ONCE UPON A TIME in South-Central Virginia there was a boy who was dreaming of one day building his own café racer. It was not until his 26th birthday that he managed to materialize his ambition.
It was a long process in the making as Jake Wingate describes it: “I have always been fascinated by those beautiful machines I read about in magazines and saw online. It wasn’t until more recently that I decided I could build one myself and make it my very own. Once I had that idea in my head, I was hooked. There was no turning back.”
Although Jake has a degree in mechanical engineering he is for a large part self-taught when it comes to building and working on bikes. “Trial and error (lots of the latter) was the name of the game” he laughs out loud.
“The 1981 Honda CB 750K is not exactly the most attractive bike ever designed (scroll down to see picture). Why did you pick this base bike and where does it come from?” we ask the Pennsylvanian. “ I chose this bike for practical reasons, such as price and abundance of technical information, but most importantly, I chose this because I was inspired. There is just something special about the CB’s and I owe much of my inspiration to German-based design company Hookie Co. I still spend countless hours drooling over their bikes, especially their CB750 builds.” Jake replies.
The builder’s vision was simple or rather, simplicity. That is, after all, the cafe racer style. He wanted a bare-boned classy street bike. No chrome, no plastic fenders, no unnecessarily large seat. “These bikes are an expression of who we are. They aren’t made for comfort and practicality. That’s boring, and anyone building custom bikes is by no means boring” Jake explains.
Challenge & budget
The idea was to build the bike just as he had imagined, but on a limited budget. It was not just the technical challenge that attracted him, but also keeping the total cost under $ 3.000 (including the cost of acquiring the base bake) was part of the attraction, as far as Jake was concerned.
Focusing on the technical side of things, reshaping the CB into a head turner caused an affluence of head-scratching moments. There were “many good and learn the hard way experiences” the builder continues. “I would say the most frustrating challenge was swapping the front end from the super sport parts bike.
Sounds like a simple task, but just one minor detail was enough to kick my ass. The lower outer bearing race on the steer tube. I’ve pressed out bearing races before with no issues, but this one had absolutely no lip to grab on to in order to push it out. I tried a dozen different tools, bent screwdrivers and homemade contraptions.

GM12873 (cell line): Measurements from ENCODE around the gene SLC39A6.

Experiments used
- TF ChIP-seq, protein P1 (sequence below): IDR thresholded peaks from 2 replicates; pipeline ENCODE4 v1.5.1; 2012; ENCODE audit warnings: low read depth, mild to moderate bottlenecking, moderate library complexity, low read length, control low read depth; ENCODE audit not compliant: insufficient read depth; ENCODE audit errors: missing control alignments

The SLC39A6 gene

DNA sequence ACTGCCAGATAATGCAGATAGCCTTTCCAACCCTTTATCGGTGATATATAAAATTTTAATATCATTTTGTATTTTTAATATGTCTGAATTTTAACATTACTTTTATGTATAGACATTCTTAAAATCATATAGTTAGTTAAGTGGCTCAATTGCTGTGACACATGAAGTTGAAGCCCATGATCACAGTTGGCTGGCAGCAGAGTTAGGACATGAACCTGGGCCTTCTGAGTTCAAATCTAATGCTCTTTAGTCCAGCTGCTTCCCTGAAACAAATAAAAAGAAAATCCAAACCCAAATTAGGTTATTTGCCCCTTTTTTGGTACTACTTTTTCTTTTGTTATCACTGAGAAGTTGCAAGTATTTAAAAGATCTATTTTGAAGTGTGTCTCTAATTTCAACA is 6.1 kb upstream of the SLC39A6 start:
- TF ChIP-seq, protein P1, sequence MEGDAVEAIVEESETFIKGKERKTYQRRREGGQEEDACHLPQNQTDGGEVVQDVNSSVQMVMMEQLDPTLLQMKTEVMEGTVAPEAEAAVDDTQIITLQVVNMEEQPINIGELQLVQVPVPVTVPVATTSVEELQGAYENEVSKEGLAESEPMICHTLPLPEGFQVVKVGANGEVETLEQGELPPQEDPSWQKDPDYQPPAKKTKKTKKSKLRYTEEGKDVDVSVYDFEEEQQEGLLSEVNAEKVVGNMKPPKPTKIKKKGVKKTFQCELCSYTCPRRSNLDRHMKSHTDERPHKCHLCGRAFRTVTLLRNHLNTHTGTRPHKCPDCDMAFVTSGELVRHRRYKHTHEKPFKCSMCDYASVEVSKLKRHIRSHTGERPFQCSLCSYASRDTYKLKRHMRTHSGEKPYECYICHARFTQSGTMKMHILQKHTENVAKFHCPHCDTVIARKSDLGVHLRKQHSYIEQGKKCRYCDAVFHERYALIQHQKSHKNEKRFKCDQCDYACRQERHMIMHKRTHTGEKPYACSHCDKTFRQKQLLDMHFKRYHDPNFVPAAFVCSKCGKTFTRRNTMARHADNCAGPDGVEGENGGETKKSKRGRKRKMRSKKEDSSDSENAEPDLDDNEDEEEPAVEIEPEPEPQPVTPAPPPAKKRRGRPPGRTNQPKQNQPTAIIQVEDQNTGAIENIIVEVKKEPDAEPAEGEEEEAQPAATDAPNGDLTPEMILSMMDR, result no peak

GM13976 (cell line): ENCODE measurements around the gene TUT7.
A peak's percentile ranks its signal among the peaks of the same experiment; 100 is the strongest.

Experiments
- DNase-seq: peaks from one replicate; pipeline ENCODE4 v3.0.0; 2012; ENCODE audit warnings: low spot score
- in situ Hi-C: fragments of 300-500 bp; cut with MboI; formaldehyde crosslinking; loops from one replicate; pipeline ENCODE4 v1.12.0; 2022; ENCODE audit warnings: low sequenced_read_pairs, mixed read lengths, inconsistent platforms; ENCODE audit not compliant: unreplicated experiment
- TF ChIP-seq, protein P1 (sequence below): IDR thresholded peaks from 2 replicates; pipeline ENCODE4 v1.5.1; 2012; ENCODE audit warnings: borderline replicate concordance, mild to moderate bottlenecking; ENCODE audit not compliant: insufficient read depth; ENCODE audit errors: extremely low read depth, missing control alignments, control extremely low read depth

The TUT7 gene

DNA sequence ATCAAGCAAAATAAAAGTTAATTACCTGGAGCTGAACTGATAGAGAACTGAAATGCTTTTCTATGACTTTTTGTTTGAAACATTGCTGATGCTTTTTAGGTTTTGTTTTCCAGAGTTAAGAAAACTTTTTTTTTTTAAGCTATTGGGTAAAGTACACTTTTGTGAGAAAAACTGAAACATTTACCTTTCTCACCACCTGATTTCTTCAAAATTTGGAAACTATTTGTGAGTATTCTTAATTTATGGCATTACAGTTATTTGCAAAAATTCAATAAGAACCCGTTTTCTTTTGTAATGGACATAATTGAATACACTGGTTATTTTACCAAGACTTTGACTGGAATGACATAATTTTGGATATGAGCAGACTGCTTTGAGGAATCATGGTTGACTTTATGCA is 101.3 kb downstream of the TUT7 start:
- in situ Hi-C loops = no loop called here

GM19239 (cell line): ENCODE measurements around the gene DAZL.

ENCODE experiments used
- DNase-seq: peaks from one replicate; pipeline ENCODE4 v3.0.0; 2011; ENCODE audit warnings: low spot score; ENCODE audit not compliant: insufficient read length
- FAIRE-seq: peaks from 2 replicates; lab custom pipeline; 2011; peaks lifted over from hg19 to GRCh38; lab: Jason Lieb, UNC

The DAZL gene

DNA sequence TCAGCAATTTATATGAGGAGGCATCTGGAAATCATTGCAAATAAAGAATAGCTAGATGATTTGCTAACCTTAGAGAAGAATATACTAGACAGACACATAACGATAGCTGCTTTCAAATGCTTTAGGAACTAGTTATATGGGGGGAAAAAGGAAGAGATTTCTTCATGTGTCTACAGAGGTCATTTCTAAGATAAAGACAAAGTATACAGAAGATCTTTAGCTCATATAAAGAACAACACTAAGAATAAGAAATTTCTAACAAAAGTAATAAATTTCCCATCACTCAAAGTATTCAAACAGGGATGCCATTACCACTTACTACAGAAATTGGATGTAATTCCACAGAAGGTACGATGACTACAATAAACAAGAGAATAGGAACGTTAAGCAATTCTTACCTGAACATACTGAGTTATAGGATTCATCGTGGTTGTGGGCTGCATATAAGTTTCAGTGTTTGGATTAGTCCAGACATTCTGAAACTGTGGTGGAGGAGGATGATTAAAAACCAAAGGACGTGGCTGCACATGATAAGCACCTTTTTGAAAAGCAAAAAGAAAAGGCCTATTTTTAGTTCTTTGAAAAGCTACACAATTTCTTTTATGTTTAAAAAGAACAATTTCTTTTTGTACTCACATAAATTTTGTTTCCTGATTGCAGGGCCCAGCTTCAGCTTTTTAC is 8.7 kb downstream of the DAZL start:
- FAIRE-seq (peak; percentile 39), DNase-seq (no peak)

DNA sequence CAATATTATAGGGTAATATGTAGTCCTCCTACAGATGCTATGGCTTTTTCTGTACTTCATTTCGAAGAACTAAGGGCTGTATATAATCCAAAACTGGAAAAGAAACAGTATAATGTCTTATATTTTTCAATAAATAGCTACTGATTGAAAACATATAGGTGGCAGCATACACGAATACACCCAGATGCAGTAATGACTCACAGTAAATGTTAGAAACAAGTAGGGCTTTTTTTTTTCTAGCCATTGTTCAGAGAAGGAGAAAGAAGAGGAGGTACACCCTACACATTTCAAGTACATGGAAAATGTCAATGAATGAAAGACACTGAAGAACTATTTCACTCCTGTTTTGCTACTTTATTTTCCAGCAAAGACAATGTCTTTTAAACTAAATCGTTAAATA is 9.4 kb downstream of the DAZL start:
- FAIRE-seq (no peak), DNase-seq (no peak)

I just couldn’t get a grip on the race, so I decided to make my own grip. I rummaged through my hardware bin and welded a dock washer to the inside rim of the bearing race to give me something to get a hold of. I dropped a PVC pipe down the steer tube and popped that sucker out with one blow of the mallet.
That night concluded with a few celebratory beers!”
To create his (and his alone) dream our friend decided to sail as much solo as he could on this project. He took it upon him to be both the designer and builder of this own bike. The only helping hand he got was from a colleague who machined a set of custom bushings on his lathe so Jake could mount the rear sets back farther on the foot peg brackets. That and the upholstering of the seat by a local shop and the powder coating of frame and wheels.
Other than that, he fabricated and painted everything in his garage on nights and weekends.
• Rear hoop with integrated LED tail light
• Battery box under the swing-arm
• Chopped off the old foot peg brackets on the frame and bolted on the set of SS brackets from the CB750F
• Chopped the front fender down for a smaller profile look
• New wheel bearings all around
• fully rebuilt front forks and brake calipers all around
• new cables
• re-wired harness for new lighting,
• bar-end mirrors
• new grips,
• new sprockets
• x-ring chain
• copper electrics tray under the seat
• license plate bracket
• tubeless tire setup with Shinko rubber
• Carbs cleaned and rebuilt
• Painted gas tank with automotive paint and a 2K clear coat
• Fiberglass seat pan and foam seat
• YSS rear shocks
• Progressive front fork springs
• Cognito rear sets
• Revival LED lights
• clip-on bars
• Venhill brake lines
• Nissin front MC
• Delkevic exhaust
• Antigravity battery
“So Jake, with this big challenge behind you, what do you like the most?”
Smiling broadly: “The gas tank! I like the shape of this style CB tank, and I think the paint colour really makes it stand out, along with the over sized Honda decals (which I have to give credit to my fiance for making).
Anything in particular you want to share about the project?
I absolutely love the way this bike feels and rides. Not too rough, not too smooth.
It’s fast and loud, keeping the classic untamed spirit alive!!
Donor bike in its original state